Tuesday, March 14, 2017

ENGL 3663: Sentence Types

Sentence Types

In order to analyze sentences, we will look first at the five basic types of English sentences – the prototypical English sentences.


We’ve already noticed that all English sentences divide into a subject (a noun phrase) and a predicate (a verb phrase – the main verb phrase and everything attached to that main verb.) Now we’re going to look at the five prototypical variations of the predicate.

Take these sentences, which are Sentence Type I:

                                        Ennis slept.
                                        Anna stood.
                                        The kitten cried.

We can add words to these sentences – badly, wearily, loudly – or even phrases – in his truck, in line, for its mama. But we will notice that these adverbial modifiers leave the core of the sentences, its essential meaning, unchanged.

If we substitute in other verbs for these verbs,

                                        Ennis ________
                                        Anna ________
                                        The kitten ______

                                        Ennis danced
                                        Anna sang.
                                        The kitten pounced.


We’ll discover we’re building sentences on pretty much the same pattern as the ones above. 

This first type of sentence is Type I.

                 Type I: Subject (NP1) + Main Verb Phrase (Intransitive)

What’s an intransitive verb? Basically, it’s a verb which does not take an object (or at least in this case is not taking an object – some verbs can be either transitive or intransitive) and is not a be verb or a linking verb.

An intransitive verb does not need a direct object or any other complement to complete its meaning.

                                The pig was squealing.
                                Lilith coughed all night.
                                Dave might still answer.

Exercise: Which of these sentences have intransitive verbs? That is, which sentences have MVP that don’t have a direct object and don’t need any phrase or word in the rest of the sentence to complete their meaning?

                        Last night it rained.
                        Lily bought six dozen roses for the party.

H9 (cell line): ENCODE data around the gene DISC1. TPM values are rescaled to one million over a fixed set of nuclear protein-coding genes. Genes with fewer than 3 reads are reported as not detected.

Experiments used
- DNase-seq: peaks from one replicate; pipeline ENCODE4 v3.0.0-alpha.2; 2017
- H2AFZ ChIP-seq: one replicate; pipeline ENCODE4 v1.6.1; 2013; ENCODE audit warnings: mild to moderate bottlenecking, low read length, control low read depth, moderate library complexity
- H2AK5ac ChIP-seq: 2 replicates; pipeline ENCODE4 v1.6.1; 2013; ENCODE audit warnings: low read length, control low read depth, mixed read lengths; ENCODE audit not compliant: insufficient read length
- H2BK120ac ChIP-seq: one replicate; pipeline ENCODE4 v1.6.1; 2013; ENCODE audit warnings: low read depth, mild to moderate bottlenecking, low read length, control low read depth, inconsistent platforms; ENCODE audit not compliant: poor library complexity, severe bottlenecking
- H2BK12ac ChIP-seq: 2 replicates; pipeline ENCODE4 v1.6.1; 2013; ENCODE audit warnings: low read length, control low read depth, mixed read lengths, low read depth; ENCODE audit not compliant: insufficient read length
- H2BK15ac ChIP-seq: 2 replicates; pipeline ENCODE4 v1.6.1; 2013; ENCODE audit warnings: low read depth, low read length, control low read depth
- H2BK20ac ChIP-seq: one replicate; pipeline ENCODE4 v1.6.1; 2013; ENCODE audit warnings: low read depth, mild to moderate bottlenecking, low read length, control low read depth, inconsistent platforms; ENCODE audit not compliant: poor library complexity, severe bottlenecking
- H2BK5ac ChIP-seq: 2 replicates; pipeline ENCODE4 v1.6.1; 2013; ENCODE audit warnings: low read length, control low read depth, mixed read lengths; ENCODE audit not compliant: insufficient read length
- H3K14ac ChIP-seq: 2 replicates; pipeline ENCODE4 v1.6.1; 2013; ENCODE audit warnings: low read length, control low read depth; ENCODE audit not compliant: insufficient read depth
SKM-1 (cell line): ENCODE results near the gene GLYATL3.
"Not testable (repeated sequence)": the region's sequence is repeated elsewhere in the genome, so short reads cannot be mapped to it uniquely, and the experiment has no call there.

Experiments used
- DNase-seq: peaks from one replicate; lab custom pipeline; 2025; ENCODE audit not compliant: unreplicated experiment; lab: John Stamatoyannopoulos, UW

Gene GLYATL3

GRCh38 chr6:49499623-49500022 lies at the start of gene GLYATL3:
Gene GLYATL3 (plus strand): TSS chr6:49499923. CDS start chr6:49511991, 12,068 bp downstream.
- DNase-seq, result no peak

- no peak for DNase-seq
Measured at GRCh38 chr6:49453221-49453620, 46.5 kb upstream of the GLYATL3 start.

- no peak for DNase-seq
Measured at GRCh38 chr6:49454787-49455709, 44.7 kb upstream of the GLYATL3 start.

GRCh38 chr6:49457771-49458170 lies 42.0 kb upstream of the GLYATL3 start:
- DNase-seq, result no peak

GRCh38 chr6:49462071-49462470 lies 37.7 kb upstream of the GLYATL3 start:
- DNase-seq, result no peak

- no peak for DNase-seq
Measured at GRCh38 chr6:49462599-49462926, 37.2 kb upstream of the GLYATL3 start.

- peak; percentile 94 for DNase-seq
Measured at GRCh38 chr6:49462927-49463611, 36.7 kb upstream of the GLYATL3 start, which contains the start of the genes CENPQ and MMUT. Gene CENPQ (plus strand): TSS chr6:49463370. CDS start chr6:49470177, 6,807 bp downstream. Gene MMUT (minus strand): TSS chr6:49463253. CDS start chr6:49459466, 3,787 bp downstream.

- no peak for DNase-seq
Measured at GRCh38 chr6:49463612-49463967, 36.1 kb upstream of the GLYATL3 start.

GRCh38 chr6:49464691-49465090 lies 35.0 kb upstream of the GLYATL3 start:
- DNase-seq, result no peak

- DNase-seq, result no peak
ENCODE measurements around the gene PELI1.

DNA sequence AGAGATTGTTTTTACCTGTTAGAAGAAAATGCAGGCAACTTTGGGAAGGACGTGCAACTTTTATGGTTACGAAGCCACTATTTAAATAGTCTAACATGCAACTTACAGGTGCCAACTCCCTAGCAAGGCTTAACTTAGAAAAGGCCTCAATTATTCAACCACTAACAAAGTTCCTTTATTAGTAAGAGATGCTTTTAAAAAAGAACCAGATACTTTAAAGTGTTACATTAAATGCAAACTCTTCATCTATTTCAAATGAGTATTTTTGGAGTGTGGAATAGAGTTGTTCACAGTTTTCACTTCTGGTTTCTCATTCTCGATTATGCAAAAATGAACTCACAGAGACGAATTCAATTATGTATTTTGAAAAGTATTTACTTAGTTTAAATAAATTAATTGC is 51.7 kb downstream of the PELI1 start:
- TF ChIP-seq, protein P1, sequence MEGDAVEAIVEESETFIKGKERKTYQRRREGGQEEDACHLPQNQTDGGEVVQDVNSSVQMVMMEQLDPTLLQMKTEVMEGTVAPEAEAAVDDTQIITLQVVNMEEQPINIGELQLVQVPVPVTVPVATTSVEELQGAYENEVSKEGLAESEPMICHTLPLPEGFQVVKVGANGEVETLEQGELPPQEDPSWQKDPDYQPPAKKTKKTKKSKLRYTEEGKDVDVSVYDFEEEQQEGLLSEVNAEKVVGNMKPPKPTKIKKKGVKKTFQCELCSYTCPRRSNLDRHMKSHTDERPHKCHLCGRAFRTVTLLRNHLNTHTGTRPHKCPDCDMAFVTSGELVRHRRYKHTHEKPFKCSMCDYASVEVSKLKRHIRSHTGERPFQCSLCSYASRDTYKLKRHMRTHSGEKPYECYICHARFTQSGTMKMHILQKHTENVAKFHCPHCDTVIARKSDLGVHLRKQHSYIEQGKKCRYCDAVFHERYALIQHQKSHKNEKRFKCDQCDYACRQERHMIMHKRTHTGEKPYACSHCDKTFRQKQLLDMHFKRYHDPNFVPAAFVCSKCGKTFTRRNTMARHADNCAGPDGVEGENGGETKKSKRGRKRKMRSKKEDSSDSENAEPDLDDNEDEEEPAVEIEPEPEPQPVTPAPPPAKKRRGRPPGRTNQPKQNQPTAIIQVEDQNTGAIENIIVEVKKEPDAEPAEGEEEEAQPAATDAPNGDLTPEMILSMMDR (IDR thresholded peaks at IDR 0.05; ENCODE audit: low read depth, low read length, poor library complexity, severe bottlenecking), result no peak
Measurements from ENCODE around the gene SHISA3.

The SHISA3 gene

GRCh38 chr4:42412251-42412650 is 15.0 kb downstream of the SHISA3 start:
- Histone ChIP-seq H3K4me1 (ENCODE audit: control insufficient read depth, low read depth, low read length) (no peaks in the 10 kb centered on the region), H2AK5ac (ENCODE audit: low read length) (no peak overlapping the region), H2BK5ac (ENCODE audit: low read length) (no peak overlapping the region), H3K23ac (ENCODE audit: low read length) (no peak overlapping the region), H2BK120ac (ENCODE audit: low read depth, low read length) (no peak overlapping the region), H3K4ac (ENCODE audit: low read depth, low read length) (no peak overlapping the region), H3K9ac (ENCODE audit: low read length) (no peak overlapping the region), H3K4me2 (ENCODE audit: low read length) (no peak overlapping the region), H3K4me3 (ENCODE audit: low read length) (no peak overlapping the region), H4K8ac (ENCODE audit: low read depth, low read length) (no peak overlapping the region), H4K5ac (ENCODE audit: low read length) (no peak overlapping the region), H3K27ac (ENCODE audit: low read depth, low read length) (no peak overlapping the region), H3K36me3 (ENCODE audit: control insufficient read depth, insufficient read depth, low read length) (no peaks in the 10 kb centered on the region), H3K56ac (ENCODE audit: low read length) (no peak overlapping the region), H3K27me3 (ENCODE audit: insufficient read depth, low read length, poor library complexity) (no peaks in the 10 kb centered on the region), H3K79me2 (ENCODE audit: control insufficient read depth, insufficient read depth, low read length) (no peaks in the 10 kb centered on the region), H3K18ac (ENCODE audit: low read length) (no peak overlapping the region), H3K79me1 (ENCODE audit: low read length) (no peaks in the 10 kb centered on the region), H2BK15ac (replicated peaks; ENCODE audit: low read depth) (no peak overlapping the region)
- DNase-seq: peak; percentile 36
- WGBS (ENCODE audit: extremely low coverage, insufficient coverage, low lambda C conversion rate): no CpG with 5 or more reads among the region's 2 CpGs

Granny was rocking on the porch.
                        Maria ate before the game.
                        Maria ate pizza.

Type II Sentences: Now look at these sentences:     

                                My house is nearby.
                                The dog might be in the yard.
                                Lily was almost there.

Here, you’ll see we also have a Subject-V-ADVP construction, but in this case the adverb is essential. That is, unlike the examples in Type I, if we leave the adverb off, these sentences don’t have the same core meaning:

My house is.
                                The dog might be.
                                Lily was.

(Prepositional Phrases: Wait, what about that prepositional phrase in the second example? The dog might be in the yard – what do we do with in the yard?

You’ll remember that when we talked about prepositional phrases, we said they functioned (almost always) as either adjective or adverbs? That’s what’s happening here. In these constructions, they’re functioning either as ADJP/ADVP or as part of an ADJP/ADVP.)

Sentence Type II

     Type II: Subject (NP1) + MVP (Be-verb) + Adverb Phrase (of time/place)


This sentence type requires an adverb phrase to be complete. In Type II sentences, that adverb phrase is always an ADVP of time or place.

Sentence Types III and IV:

  Type III: Subject (NP1)  + MVP (Linking Verb) + Adjective Phrase
  Type IV: Subject (NP1) + MVP (Linking Verb) + Nominal Subject Complement (NP1)

These are similar to Type II, but both their MVP and their complements are somewhat different.

Type III: Subject (NP1)  + MVP (Linking Verb) + Adjective Phrase

                                Polly is angry.
                                That pie was delicious.
                                Your dancing has been better.

Type IV: Subject (NP1) + MVP (Linking Verb) + Nominal Subject Complement (NP1)

                                Polly is a surgeon.
                                The winner was a German shepherd.
                                Max may become a zombie.

In both of these constructions, we have a subject-linking verb construction, and in both of these constructions, the Adjective Phrase/Noun Phrase acts as a complement – it completes the construction. The core sentence won’t work or be the same sentence without it.

                                Polly is.
                                Max may become.

And in both of these constructions, the linking verb serves a copular function. Aside from linking the two halves of the sentence, it is otherwise, essentially, neutral. It is helpful to think of the linking verb as a kind of equals mark.   
                       
                                Polly = surgeon
                                Pie = delicious
                                Max = zombie

Because the linking verb adds nothing to this sentence, in many languages, it is left out – omitted entirely. This is true in Russian, in Hebrew, in Japanese, in Latin, in Greek, and in many other languages. African American Vernacular English also omits the linking verb in this construction.

How can we tell Type II sentences from Type III and Type IV, given that they all have a kind of a be verb as their main verb? By their complement. Type II will have an ADVP; Type III an ADJP. Type IV, a NP.

To recap:

  Type I: Subject (NP1) + Main Verb Phrase (Intransitive)
  Type II: Subject (NP1) + MVP (Be-verb) + Adverb Phrase (of time/place)